Here is the full text of the South African Appeal iro the ISO OOXML process.
“Appeal from the South African national body regarding the outcome of the fast-track processing of DIS 29500 Office open XML
The national body of South Africa (SABS), as a P member of JTC 1, hereby submits an appeal against the outcome of the fast track processing of DIS 29500 Office open XML. This is based on the procedures followed before and during the ballot resolution meeting (BRM) held from 25 to 29 February 2008 to discuss the comments submitted on the fast-tracked DIS 29500 and the proposed responses from Ecma.
In addition, South Africa wishes to register its deep concern over the increasing tendency of international organizations to use the JTC 1 processes to circumvent the consensus-building process that is the cornerstone to the success and international acceptance of ISO and IEC standards. The ability of large multi-national organizations to influence many national bodies, with the resultant block-voting over-riding legitimate issues raised by other countries, is also of concern.
This appeal is made in accordance with Clause 11.1.2: “A P member of JTC 1 or an SC may appeal against any action, or inaction, on the part of JTC 1 or an SC when the P member considers that in such action or inaction:
* questions of principle are involved;
* the contents of a draft may be detrimental to the reputation of IEC or ISO; or
* the point giving rise to objection was not known to JTC 1 or SC during earlier discussions.”
We believe that there is an important question of principle involved and that the reputation of ISO/IEC is indeed at stake. There has been speculation about the need to revise the directives around fast track processing. While such revision might indeed be necessary, we cannot accept the outcome of a process which the existing directives have not, in our opinion, been applied.
Reasons for appeal
We are of the opinion that in the following instances the ISO/IEC JTC 1 Directives, Edition 5 have not been followed.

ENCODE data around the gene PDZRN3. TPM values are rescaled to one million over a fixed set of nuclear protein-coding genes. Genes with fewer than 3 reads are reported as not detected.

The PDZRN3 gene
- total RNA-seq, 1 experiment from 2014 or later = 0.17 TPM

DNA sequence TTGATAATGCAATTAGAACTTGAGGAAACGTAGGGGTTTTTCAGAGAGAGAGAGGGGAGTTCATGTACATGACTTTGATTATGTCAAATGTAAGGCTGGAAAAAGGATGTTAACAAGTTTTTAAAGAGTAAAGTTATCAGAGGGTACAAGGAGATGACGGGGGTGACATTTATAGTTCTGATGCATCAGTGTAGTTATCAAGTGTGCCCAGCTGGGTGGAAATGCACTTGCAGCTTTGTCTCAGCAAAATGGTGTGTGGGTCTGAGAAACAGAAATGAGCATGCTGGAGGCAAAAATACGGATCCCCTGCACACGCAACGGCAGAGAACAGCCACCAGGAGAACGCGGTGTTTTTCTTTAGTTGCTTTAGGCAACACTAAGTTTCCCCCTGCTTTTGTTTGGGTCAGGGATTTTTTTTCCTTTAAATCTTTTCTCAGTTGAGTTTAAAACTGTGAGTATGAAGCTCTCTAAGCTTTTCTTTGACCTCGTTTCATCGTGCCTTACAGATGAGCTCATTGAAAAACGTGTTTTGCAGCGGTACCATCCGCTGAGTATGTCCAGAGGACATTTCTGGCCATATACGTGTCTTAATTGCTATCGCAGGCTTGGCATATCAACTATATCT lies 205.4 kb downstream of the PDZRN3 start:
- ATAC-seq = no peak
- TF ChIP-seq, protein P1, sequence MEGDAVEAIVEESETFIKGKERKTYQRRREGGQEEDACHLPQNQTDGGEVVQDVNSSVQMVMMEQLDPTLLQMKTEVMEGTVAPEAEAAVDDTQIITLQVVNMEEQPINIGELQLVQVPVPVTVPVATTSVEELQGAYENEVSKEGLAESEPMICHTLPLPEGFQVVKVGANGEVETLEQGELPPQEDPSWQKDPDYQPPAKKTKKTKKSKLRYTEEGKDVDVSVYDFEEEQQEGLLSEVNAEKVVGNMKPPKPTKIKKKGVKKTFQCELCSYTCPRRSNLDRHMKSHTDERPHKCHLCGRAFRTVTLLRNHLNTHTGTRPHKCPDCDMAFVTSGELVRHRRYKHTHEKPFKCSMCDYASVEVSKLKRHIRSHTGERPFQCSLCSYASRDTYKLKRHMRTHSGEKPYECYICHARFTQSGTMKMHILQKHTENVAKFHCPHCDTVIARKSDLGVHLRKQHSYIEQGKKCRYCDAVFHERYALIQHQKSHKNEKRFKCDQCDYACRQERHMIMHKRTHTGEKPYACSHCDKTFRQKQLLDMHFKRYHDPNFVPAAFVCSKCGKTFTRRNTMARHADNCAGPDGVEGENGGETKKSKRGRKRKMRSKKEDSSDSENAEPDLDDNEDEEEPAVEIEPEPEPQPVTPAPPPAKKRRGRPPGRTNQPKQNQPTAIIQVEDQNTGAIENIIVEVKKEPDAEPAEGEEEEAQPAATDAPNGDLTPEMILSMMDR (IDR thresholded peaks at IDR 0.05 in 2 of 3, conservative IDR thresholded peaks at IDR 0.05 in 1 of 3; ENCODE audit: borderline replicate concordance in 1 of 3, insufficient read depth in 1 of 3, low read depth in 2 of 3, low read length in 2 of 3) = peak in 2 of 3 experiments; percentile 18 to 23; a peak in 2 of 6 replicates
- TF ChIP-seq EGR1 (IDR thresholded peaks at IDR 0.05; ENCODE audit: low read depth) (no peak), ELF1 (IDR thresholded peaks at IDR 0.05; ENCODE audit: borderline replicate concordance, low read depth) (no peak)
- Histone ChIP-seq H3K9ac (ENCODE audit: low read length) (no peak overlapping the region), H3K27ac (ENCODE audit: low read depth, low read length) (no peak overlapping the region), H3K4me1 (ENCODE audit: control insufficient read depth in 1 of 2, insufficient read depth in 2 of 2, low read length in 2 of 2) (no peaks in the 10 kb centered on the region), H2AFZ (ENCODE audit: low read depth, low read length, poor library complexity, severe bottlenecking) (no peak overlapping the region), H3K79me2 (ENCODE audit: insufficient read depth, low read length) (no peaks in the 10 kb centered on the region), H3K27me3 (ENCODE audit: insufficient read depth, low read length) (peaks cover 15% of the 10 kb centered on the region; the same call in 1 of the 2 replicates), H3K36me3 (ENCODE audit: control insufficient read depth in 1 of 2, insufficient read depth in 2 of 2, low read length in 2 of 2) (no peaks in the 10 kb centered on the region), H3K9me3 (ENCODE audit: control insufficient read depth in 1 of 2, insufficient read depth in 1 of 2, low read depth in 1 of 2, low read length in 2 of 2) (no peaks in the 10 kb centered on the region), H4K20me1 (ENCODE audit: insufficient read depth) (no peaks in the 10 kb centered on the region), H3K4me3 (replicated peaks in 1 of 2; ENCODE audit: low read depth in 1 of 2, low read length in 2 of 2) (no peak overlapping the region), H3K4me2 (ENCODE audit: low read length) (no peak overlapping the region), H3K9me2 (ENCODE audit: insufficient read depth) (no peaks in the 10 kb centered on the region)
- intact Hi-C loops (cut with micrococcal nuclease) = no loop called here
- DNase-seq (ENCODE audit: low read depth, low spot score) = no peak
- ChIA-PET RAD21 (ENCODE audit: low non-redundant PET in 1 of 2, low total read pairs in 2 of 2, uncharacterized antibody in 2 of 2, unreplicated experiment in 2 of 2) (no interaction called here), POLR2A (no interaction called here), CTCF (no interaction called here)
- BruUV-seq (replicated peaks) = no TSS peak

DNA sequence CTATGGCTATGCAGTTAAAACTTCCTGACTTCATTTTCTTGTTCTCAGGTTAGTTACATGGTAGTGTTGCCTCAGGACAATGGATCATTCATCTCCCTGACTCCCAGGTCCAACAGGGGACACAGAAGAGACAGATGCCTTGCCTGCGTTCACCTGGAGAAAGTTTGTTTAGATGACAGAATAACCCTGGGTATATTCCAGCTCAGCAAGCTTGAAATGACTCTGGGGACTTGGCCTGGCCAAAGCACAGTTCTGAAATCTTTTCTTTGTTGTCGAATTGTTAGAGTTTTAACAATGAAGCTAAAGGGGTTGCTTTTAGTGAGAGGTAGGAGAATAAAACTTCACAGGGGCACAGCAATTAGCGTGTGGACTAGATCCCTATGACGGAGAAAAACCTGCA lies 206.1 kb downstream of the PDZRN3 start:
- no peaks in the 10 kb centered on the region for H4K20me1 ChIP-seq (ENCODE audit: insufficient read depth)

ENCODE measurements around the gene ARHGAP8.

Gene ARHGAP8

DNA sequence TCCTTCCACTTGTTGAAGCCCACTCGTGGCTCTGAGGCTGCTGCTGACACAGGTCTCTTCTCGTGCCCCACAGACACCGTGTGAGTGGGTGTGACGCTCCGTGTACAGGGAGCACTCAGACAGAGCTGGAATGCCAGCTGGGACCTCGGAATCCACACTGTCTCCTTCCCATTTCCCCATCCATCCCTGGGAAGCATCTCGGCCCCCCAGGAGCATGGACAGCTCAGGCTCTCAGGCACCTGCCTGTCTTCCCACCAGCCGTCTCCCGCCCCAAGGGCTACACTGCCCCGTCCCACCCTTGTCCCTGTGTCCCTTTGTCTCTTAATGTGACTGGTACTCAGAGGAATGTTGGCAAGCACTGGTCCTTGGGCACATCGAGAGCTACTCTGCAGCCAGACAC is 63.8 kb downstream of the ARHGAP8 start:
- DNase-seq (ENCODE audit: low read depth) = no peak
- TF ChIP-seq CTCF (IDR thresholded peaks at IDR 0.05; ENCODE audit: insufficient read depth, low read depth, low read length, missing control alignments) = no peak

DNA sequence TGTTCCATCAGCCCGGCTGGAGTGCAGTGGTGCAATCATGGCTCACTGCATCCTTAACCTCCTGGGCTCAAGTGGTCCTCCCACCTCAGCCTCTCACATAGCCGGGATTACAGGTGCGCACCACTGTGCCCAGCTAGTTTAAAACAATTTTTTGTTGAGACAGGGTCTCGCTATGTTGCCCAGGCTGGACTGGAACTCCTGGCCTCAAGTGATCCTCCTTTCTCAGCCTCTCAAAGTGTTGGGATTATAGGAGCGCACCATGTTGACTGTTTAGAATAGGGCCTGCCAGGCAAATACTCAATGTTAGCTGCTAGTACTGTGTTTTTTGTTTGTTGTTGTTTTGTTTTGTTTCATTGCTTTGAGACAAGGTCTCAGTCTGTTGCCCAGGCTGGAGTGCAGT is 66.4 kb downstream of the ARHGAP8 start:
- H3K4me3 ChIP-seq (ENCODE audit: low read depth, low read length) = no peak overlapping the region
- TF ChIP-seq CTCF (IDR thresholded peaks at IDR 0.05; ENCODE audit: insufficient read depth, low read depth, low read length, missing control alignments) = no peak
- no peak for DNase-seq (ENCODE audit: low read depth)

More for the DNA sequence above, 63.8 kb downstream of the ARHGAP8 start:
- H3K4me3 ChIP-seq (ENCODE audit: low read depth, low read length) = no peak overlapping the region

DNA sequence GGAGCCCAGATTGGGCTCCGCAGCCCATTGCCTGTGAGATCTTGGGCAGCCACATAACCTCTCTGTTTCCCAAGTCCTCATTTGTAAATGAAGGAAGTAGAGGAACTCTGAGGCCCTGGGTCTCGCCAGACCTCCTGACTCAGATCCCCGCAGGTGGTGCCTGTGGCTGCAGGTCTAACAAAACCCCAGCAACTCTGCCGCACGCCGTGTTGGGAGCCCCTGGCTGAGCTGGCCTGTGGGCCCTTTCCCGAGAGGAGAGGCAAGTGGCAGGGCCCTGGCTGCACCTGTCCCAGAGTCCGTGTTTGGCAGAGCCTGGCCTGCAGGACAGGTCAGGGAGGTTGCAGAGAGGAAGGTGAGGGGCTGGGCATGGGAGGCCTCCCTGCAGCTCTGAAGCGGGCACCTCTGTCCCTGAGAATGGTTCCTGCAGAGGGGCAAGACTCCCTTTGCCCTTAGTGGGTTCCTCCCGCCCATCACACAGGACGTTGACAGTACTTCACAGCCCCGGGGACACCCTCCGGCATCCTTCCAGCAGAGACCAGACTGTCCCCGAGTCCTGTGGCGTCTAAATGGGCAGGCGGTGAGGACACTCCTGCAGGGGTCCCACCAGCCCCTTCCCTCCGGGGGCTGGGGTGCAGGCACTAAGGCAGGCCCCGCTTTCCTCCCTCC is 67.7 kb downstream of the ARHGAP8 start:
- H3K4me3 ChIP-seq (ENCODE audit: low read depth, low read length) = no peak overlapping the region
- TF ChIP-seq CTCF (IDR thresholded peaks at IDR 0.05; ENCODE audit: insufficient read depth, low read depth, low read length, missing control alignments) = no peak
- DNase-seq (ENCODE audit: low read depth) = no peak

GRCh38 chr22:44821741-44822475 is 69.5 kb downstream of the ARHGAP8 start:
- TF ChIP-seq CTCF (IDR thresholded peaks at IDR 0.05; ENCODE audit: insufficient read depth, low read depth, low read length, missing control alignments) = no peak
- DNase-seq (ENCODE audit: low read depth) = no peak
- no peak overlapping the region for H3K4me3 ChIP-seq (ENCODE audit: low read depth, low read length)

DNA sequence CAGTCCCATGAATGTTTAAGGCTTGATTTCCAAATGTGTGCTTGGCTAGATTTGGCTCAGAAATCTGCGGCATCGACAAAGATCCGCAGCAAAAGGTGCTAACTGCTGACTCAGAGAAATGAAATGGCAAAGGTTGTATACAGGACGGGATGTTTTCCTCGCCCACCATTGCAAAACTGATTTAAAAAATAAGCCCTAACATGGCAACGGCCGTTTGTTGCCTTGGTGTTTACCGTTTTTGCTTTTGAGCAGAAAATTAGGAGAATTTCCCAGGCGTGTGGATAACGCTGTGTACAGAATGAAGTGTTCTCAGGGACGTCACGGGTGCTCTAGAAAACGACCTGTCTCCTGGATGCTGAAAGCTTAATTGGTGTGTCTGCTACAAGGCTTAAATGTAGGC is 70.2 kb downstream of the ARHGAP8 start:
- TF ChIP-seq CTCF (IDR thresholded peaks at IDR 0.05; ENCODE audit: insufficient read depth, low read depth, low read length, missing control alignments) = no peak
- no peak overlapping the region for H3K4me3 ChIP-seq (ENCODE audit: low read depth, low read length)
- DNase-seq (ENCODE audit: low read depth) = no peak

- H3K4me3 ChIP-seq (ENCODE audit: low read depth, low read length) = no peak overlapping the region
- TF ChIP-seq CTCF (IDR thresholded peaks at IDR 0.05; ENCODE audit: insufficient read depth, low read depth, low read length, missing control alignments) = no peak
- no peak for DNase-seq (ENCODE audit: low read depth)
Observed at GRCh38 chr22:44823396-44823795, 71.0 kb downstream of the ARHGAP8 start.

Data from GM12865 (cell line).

1. Clause 13.4, second paragraph states “During the 30-day review period, a NB may identify to the JTC 1 Secretariat any perceived contradiction with other standards or approved projects of JTC 1, ISO or IEC.
If such a contradiction is alleged, the matter shall be addressed by the ITTF and JTC 1 Secretariat in accordance with Section 13.2 before ballot voting can commence. If no contradiction is alleged, the 5 month fast-track ballot voting commences immediately following the 30-day period. If a contradiction is alleged, the JTC 1 Secretariat and ITTF shall make the best effort to resolve the matter in no more than a three month period, consulting with the proposer of the fast-track document, the NB(s) raising the claim of contradiction and others, as they deem necessary. A meeting of these parties, open to all NBs, may be convened by the JTC 1 Secretariat, if required.”
Whereas various NBs raised contradictions in this period, there is no evidence that “A meeting of these parties, open to all NBs” was held and that the result were made available to the other participating NBs. We understand that after Ecma was afforded a chance to address the NB comments submitted regarding contradictions, the JTC 1 Chairman, Secretariat and ITT F staff decided that convening a meeting to discuss contradictions would not be productive and that the best way to proceed would be to issue the draft for ballot without delay. The other NBs were not informed about the alleged contradictions but only informed, in the HOD meeting immediately prior to the BRM, that any issues of contradictions raised during the BRM would be ruled out of order by the BRM Chairman. Given this instruction, and given the fact that despite such instruction, a number of NBs continued to raise contradictions both in their written comments and during the BRM, it is clear that the JTC 1 Chairman, Secretariat and ITTF should have seen that a meeting of parties, as envisaged in the Directives, was indeed a necessity.
2. Clause 13.8 states that “At the ballot resolution group meeting, decisions should be reached preferably by consensus. If a vote is unavoidable the vote of the NBs will be taken according to normal JTC 1 procedures.”